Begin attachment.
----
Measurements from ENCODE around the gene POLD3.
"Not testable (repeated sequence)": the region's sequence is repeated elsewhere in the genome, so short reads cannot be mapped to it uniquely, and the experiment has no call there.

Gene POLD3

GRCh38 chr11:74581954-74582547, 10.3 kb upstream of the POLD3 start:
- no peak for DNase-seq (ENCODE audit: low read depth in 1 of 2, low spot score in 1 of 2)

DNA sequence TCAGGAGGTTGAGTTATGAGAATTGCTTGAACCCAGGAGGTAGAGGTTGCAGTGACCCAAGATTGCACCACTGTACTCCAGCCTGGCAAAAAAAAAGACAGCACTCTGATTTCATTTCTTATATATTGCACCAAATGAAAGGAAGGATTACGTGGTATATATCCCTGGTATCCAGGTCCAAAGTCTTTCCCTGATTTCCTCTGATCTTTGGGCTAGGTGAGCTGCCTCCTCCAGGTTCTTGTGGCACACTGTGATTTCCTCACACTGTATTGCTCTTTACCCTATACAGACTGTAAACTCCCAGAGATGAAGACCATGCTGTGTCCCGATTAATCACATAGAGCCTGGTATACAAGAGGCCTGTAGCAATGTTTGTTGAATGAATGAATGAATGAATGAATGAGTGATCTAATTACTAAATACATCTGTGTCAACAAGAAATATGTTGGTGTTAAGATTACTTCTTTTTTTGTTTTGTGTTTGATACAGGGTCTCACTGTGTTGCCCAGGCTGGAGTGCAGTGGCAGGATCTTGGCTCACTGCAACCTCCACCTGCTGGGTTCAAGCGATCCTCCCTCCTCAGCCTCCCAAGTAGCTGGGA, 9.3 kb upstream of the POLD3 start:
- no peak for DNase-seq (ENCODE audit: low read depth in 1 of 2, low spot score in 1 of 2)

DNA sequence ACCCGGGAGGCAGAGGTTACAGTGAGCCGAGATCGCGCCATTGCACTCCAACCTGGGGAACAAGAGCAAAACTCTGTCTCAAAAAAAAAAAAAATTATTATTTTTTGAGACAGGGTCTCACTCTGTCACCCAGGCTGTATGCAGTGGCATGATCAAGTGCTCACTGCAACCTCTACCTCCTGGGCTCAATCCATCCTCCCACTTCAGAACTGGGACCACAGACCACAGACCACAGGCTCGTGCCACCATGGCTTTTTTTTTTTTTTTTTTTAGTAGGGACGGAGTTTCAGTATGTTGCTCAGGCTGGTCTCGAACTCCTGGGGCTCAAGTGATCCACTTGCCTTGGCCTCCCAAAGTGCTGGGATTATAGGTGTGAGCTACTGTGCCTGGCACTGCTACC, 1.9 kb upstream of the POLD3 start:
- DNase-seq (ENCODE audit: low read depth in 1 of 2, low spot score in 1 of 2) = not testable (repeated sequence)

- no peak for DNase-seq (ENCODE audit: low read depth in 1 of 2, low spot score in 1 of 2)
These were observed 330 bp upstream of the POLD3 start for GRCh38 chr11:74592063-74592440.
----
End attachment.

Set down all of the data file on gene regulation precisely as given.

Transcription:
Measurements from ENCODE around the gene POLD3.
"Not testable (repeated sequence)": the region's sequence is repeated elsewhere in the genome, so short reads cannot be mapped to it uniquely, and the experiment has no call there.

Gene POLD3

GRCh38 chr11:74581954-74582547, 10.3 kb upstream of the POLD3 start:
- no peak for DNase-seq (ENCODE audit: low read depth in 1 of 2, low spot score in 1 of 2)

DNA sequence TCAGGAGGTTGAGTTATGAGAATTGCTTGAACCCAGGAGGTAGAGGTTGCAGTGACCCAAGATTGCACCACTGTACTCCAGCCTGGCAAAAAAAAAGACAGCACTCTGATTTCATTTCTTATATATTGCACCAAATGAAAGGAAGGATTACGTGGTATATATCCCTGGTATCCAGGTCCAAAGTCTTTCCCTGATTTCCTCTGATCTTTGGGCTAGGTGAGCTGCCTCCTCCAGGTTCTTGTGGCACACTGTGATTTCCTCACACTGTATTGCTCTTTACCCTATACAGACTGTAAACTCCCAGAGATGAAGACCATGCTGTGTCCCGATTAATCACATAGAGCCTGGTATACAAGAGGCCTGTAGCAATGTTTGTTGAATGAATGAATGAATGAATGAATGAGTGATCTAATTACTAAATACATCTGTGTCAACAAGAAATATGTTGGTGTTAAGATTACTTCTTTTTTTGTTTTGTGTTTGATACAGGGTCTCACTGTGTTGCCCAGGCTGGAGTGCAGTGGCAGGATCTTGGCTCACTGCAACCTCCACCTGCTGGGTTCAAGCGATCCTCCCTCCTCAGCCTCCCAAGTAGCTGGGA, 9.3 kb upstream of the POLD3 start:
- no peak for DNase-seq (ENCODE audit: low read depth in 1 of 2, low spot score in 1 of 2)

DNA sequence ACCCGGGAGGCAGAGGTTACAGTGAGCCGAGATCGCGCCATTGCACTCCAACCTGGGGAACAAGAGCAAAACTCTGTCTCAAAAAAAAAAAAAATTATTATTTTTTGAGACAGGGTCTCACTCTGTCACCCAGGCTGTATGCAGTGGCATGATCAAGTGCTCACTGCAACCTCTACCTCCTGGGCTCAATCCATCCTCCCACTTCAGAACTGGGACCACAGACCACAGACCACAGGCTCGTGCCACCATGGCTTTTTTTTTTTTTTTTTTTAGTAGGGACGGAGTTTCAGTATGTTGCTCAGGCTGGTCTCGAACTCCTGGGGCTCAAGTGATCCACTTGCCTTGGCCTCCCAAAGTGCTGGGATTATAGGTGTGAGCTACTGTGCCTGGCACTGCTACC, 1.9 kb upstream of the POLD3 start:
- DNase-seq (ENCODE audit: low read depth in 1 of 2, low spot score in 1 of 2) = not testable (repeated sequence)

- no peak for DNase-seq (ENCODE audit: low read depth in 1 of 2, low spot score in 1 of 2)
These were observed 330 bp upstream of the POLD3 start for GRCh38 chr11:74592063-74592440.